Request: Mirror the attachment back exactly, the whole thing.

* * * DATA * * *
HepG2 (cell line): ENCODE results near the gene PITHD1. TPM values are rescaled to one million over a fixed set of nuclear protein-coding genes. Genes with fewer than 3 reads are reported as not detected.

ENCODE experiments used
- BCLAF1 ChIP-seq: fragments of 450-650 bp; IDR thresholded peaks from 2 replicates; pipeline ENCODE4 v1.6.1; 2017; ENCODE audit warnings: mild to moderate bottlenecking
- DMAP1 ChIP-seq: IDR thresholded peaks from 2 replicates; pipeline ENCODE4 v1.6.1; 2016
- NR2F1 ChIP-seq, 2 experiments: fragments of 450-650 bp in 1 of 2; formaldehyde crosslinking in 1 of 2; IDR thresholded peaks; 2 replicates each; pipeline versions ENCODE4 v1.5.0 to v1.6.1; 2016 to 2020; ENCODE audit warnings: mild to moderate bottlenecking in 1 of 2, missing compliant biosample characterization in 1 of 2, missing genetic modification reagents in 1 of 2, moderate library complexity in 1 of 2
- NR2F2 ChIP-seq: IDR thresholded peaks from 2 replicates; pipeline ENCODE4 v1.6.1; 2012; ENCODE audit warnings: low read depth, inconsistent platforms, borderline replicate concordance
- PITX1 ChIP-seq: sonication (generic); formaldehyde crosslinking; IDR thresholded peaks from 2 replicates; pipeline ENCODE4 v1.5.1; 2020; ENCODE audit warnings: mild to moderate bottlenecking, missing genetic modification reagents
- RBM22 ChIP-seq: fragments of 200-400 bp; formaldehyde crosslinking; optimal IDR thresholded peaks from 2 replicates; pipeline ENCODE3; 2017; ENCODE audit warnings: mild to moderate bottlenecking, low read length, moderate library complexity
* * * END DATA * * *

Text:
HepG2 (cell line): ENCODE results near the gene PITHD1. TPM values are rescaled to one million over a fixed set of nuclear protein-coding genes. Genes with fewer than 3 reads are reported as not detected.

ENCODE experiments used
- BCLAF1 ChIP-seq: fragments of 450-650 bp; IDR thresholded peaks from 2 replicates; pipeline ENCODE4 v1.6.1; 2017; ENCODE audit warnings: mild to moderate bottlenecking
- DMAP1 ChIP-seq: IDR thresholded peaks from 2 replicates; pipeline ENCODE4 v1.6.1; 2016
- NR2F1 ChIP-seq, 2 experiments: fragments of 450-650 bp in 1 of 2; formaldehyde crosslinking in 1 of 2; IDR thresholded peaks; 2 replicates each; pipeline versions ENCODE4 v1.5.0 to v1.6.1; 2016 to 2020; ENCODE audit warnings: mild to moderate bottlenecking in 1 of 2, missing compliant biosample characterization in 1 of 2, missing genetic modification reagents in 1 of 2, moderate library complexity in 1 of 2
- NR2F2 ChIP-seq: IDR thresholded peaks from 2 replicates; pipeline ENCODE4 v1.6.1; 2012; ENCODE audit warnings: low read depth, inconsistent platforms, borderline replicate concordance
- PITX1 ChIP-seq: sonication (generic); formaldehyde crosslinking; IDR thresholded peaks from 2 replicates; pipeline ENCODE4 v1.5.1; 2020; ENCODE audit warnings: mild to moderate bottlenecking, missing genetic modification reagents
- RBM22 ChIP-seq: fragments of 200-400 bp; formaldehyde crosslinking; optimal IDR thresholded peaks from 2 replicates; pipeline ENCODE3; 2017; ENCODE audit warnings: mild to moderate bottlenecking, low read length, moderate library complexity